Or is it a matter of cutting losses to satisfy hungry shareholders who want profit, profit, now, now, now and are not interested in long term investment?

      I suspect the vast majority of retailers, from the smallest to the biggest are fighting for their existence right now, even in the best case scenario a lot of them will lose that fight whether or not the shareholders and management are greedy. If there’s a spike in non-retail unemployment, persistent medium level threat from the virus (as now) and reducing availability of cheap credit hitting consumer confidence then I fear our highstreets could be completely, unimaginably devastated. Particularly so those which have become highly experience rather than retail focused if we’re not able or willing to gather and socialise en masse with strangers, retail can be organised to be much safer than bars, clubs and eateries then there is the persistent public toilet problem.

    • #6240

      fudgeface
      Participant

      Because many are not proper retailers and do not make money, or at least not enough off the stuff they sell, but instead are financial tools for people like Phillip Green to make money off, and for years its been a plate spinning trick, but the Pandemic has stopped interfered and the plates are falling off the sticks.
      Also Amazon which also is not a proper retailer, it makes very little off selling stuff, and other Etailers are better at this financial smoke and mirrors… at the moment.

      Amazon would rather make a loss and destroy small retailers than let them have any piece of the pie.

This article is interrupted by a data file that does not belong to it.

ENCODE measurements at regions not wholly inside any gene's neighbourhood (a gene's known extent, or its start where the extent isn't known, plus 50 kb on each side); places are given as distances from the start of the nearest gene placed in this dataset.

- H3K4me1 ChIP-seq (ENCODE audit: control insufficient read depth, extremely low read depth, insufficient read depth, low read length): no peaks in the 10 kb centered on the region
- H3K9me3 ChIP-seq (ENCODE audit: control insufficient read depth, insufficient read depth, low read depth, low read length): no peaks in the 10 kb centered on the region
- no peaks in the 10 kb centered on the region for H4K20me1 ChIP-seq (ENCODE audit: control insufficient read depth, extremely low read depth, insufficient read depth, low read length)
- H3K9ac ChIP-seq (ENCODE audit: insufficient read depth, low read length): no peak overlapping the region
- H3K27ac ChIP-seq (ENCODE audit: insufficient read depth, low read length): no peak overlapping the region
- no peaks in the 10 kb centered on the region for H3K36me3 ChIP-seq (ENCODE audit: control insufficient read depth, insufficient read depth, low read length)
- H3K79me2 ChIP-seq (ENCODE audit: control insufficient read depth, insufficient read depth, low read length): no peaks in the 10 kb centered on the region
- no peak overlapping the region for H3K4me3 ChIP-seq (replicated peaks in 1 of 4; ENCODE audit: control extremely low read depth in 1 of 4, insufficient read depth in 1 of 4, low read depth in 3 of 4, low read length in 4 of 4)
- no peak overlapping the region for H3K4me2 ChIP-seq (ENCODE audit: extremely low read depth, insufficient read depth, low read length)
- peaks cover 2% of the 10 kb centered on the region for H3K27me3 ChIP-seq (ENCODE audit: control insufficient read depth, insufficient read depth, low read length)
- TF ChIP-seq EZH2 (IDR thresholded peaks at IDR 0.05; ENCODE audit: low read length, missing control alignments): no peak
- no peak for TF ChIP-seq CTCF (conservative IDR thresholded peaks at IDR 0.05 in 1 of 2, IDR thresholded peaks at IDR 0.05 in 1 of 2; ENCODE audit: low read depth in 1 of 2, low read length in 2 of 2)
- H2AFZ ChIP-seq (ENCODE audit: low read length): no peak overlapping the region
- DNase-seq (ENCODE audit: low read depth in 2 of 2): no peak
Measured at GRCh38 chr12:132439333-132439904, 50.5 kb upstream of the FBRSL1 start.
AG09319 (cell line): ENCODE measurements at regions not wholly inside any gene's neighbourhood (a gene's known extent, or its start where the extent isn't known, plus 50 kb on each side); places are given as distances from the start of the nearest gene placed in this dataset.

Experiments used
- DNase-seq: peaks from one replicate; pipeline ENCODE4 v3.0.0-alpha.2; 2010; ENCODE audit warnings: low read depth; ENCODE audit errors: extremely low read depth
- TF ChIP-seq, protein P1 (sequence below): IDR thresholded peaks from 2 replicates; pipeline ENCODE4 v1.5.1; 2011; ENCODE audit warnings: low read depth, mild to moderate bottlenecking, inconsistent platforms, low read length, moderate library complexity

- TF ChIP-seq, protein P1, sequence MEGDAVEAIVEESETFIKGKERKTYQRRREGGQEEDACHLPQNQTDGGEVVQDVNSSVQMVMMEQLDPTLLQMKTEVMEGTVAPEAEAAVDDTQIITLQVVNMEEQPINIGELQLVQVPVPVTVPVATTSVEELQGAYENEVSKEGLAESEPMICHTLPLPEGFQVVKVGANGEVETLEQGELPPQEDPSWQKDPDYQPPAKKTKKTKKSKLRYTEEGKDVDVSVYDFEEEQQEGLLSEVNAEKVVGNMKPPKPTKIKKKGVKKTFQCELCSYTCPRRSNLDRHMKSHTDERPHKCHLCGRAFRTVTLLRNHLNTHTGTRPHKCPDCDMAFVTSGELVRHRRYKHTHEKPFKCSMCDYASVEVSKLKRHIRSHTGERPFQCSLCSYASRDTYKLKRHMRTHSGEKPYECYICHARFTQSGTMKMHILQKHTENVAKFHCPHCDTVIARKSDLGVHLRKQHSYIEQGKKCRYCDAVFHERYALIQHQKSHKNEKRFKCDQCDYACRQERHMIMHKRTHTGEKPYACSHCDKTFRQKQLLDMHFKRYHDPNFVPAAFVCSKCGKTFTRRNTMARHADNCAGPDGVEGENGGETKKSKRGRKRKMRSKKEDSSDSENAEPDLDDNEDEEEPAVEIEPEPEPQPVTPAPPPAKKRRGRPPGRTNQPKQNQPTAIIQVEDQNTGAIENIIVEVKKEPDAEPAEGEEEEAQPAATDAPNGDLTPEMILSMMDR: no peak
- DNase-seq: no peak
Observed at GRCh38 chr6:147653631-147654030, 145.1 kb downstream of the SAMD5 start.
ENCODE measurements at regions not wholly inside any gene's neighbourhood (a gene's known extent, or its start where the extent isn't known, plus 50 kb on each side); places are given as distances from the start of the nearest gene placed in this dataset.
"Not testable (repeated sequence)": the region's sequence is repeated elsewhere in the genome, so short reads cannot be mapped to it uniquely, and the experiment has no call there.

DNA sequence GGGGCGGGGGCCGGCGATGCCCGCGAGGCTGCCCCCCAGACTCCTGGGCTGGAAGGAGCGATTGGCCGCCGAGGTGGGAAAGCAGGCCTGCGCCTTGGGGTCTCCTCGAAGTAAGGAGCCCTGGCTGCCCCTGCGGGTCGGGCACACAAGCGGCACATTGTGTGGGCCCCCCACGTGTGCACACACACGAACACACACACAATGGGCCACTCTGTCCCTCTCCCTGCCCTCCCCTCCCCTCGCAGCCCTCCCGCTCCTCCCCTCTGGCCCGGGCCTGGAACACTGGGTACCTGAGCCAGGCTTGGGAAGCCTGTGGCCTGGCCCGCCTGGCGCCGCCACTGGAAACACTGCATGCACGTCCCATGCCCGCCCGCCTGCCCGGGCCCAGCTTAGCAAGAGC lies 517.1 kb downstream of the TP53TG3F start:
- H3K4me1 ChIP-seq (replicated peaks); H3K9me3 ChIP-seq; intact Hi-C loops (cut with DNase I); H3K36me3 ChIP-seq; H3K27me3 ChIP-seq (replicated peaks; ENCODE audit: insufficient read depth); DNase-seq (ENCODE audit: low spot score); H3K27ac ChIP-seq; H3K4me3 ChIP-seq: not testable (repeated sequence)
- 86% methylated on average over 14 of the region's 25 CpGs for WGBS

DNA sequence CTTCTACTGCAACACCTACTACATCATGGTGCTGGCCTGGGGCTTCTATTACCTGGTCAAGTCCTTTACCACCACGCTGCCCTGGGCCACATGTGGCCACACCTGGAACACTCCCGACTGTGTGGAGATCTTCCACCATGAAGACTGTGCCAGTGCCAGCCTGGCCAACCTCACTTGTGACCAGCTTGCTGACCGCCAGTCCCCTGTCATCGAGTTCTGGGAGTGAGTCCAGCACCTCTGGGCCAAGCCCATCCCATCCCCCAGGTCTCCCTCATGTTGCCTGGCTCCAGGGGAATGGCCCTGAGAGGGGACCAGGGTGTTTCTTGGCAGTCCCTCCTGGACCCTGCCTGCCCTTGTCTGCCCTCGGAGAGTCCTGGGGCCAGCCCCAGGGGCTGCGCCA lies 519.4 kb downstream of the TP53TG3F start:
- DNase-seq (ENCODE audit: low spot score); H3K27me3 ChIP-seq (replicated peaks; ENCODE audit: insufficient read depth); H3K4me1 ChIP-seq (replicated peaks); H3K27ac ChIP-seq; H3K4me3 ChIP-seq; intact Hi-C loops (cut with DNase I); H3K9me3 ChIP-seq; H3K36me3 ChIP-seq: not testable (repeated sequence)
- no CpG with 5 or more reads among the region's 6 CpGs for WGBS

• #6241

      Andrew
      Participant

      Such a shame.

      I know nothing about town planning (you might say obviously) but we need a new way forward, so that towns are not charity shops and building societies peppered in posher areas with coffee bars and restaurants.

      Also worth noting there is a social and exploratory aspect to shopping which many find enjoyable (although not for me) that is not provided by mail order.

      • #6242

        scats
        Participant

        I think bars, restaurants and residential are key. As are smaller premises to allow for smaller businesses to move in. Look at how small high streets in London seem to thrive in a way they don’t elsewhere in the UK – that.
        London away from Oxford/Regent Street and the Westfields is still very much the land of the independent business – we need our other town and city centres to go that way. However much people wring their hands and whine about WH Smith, Currys Digital etc doing badly, I’m sorry, but they just don’t provide good range, service or price – there is quite literally nothing whatsoever good about them other than the employment they provide, and even that isn’t great – it’s dead-end, low-paid work.
        I also think we need to encourage more small businesses to be founded by way of grants, loans, and moving some of the burdens of employment (for a business) onto the State, funded by taxation, to make it easier to employ people.

    • #6243

      Gaz
      Participant

      Because they have massive stores, pay loads in rent, rates, heat, light, staffing and a large number of consumers just use them to view goods prior to buying from Amazon etc… FYI I never shop at amazon and think people who do are short sighted morons.

    • #6244

      Ian
      Participant

      And the next big challenge is going to be the viability of the large shopping malls. Intu, the owner of most (?) of the large shopping centres (trafford / westfield / metrocentre etc etc) is on its uppers (massive debts), and what it cannot do is drop its rental income. At Gateshead it has already lost House of Fraser and Debenhams this year.